King Jack

This weekend, Facebook and Twitter banned the current President of the United States from their platforms.

Think about that: two private companies effectively cut the pipeline between a world leader President and hundreds of millions of people.

That begs the question: who is more powerful here? Who is really running the country?

If the most powerful person in the world can be silenced, do they really deserve that title?

Maybe, maybe not. But the move this weekend can't be understated— Jack and The Zuck flexed their muscles and put on a display of power for the world to see: it doesn't matter who you are, we're the captains of our own ships.

And with such a huge audience on those platforms, it effectively acts as a new form of checks and balances. An arbiter of truth and reason. A new form of oversight with the very important ability to punish.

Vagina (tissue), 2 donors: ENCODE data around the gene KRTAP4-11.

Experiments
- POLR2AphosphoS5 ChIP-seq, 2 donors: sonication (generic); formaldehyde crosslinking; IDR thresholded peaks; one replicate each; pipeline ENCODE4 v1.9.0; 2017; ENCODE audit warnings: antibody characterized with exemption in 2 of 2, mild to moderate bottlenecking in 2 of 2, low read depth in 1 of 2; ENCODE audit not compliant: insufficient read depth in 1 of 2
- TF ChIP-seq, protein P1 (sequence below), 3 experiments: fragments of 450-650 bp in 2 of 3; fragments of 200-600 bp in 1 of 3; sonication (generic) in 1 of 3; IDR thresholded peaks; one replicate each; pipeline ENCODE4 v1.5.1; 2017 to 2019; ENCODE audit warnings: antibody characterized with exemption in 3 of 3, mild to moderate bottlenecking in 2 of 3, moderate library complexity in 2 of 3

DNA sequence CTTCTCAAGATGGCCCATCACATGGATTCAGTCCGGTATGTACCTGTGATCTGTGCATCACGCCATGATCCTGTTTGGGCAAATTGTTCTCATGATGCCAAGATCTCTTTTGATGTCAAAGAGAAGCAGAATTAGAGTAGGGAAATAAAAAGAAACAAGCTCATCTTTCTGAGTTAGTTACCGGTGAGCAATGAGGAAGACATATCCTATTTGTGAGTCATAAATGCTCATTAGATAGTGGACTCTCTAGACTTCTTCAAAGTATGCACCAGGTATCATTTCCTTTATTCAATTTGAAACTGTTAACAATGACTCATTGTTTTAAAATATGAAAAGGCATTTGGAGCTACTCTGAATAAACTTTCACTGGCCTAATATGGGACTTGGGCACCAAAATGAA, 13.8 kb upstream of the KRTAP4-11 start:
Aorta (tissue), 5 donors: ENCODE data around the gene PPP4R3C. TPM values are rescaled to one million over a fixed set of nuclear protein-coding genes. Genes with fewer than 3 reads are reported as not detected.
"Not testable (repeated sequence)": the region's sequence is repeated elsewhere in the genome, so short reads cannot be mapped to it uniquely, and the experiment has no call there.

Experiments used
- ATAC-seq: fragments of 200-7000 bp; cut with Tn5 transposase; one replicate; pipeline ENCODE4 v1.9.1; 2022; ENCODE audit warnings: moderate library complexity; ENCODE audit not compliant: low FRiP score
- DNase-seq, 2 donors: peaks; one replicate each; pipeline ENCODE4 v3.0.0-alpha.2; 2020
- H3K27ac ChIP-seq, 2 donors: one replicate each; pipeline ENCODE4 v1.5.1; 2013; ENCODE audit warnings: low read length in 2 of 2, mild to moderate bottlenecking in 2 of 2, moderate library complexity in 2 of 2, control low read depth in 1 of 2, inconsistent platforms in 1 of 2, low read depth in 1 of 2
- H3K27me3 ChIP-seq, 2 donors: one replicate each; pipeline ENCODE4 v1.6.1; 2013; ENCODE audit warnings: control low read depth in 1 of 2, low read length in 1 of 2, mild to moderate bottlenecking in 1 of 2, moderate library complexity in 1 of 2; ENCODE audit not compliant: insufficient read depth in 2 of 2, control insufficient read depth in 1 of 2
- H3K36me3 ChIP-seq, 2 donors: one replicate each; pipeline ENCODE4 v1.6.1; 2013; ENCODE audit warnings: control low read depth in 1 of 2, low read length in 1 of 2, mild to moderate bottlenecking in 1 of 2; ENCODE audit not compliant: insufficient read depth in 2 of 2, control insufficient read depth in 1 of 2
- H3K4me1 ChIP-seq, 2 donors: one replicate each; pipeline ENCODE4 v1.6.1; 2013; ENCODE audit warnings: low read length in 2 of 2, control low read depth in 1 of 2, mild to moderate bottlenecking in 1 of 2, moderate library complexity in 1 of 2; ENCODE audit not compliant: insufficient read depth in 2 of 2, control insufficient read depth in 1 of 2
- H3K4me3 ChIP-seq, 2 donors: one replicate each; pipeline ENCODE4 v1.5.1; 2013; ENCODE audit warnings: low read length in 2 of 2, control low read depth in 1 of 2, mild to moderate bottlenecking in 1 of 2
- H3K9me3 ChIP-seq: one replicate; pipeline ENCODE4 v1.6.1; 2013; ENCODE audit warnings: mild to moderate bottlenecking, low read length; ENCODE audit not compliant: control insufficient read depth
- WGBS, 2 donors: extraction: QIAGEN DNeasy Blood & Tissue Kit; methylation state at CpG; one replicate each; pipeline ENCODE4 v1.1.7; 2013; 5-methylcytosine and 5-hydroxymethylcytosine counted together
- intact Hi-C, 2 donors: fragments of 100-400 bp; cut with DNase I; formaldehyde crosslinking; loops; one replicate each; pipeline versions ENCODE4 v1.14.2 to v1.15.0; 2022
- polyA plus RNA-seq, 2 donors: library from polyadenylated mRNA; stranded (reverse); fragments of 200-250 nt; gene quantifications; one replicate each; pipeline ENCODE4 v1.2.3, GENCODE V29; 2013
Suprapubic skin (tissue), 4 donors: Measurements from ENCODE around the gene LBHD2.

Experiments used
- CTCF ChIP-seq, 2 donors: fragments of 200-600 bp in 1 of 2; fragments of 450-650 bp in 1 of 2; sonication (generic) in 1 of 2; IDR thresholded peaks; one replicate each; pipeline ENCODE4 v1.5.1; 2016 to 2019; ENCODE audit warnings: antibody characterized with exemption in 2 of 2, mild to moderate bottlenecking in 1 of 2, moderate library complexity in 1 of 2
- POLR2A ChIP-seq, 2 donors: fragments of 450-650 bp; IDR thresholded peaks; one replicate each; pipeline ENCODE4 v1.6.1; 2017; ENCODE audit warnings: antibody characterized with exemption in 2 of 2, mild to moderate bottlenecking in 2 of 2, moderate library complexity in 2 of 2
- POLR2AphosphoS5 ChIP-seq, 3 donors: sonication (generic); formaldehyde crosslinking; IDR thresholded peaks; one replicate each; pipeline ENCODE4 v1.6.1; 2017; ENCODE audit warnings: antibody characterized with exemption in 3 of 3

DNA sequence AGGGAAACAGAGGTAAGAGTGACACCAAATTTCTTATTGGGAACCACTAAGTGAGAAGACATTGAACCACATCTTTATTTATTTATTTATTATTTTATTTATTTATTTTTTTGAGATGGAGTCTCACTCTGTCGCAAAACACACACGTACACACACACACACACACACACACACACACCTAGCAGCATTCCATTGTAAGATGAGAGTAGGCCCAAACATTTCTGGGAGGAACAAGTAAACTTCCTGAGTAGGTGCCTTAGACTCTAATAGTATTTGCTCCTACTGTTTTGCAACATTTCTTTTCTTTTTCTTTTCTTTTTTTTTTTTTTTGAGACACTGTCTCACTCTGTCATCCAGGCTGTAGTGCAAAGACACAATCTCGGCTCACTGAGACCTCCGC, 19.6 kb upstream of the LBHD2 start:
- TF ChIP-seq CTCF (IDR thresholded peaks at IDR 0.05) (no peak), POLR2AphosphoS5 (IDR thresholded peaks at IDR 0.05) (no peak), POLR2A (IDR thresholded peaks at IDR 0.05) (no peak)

And yes, this punishment really hurts those in power. Like I've said before, misery loves an audience. Taking away a leader's microphone cuts them at the jugular.

We're entering a new stage of corporate governance. A world where private companies wield an immense amount of power and leverage.

What's happening? The little blue bird really spread its wings this weekend. What started as a small social network app now shapes the future of the world's most powerful seat.